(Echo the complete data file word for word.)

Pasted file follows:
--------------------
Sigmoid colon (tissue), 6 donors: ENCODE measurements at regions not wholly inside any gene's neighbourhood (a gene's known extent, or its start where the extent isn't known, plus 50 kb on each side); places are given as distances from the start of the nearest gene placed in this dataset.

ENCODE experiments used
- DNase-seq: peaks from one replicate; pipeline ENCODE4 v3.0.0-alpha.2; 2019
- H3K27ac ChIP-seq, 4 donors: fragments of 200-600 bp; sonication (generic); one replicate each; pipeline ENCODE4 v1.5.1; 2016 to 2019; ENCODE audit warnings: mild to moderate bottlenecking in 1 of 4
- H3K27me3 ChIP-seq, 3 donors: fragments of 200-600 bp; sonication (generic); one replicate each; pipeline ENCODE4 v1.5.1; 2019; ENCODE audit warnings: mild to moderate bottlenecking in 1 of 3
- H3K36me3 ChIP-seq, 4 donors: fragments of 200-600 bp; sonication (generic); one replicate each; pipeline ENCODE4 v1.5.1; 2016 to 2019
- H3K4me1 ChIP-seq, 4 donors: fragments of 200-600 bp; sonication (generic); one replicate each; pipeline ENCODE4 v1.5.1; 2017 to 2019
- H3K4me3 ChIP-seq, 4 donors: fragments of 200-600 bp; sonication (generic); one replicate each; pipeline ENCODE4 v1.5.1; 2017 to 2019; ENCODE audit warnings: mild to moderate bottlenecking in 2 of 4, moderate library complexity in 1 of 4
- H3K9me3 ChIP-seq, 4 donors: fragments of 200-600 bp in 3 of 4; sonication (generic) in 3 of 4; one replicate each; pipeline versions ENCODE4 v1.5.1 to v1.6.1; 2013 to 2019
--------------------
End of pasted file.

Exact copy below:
Sigmoid colon (tissue), 6 donors: ENCODE measurements at regions not wholly inside any gene's neighbourhood (a gene's known extent, or its start where the extent isn't known, plus 50 kb on each side); places are given as distances from the start of the nearest gene placed in this dataset.

ENCODE experiments used
- DNase-seq: peaks from one replicate; pipeline ENCODE4 v3.0.0-alpha.2; 2019
- H3K27ac ChIP-seq, 4 donors: fragments of 200-600 bp; sonication (generic); one replicate each; pipeline ENCODE4 v1.5.1; 2016 to 2019; ENCODE audit warnings: mild to moderate bottlenecking in 1 of 4
- H3K27me3 ChIP-seq, 3 donors: fragments of 200-600 bp; sonication (generic); one replicate each; pipeline ENCODE4 v1.5.1; 2019; ENCODE audit warnings: mild to moderate bottlenecking in 1 of 3
- H3K36me3 ChIP-seq, 4 donors: fragments of 200-600 bp; sonication (generic); one replicate each; pipeline ENCODE4 v1.5.1; 2016 to 2019
- H3K4me1 ChIP-seq, 4 donors: fragments of 200-600 bp; sonication (generic); one replicate each; pipeline ENCODE4 v1.5.1; 2017 to 2019
- H3K4me3 ChIP-seq, 4 donors: fragments of 200-600 bp; sonication (generic); one replicate each; pipeline ENCODE4 v1.5.1; 2017 to 2019; ENCODE audit warnings: mild to moderate bottlenecking in 2 of 4, moderate library complexity in 1 of 4
- H3K9me3 ChIP-seq, 4 donors: fragments of 200-600 bp in 3 of 4; sonication (generic) in 3 of 4; one replicate each; pipeline versions ENCODE4 v1.5.1 to v1.6.1; 2013 to 2019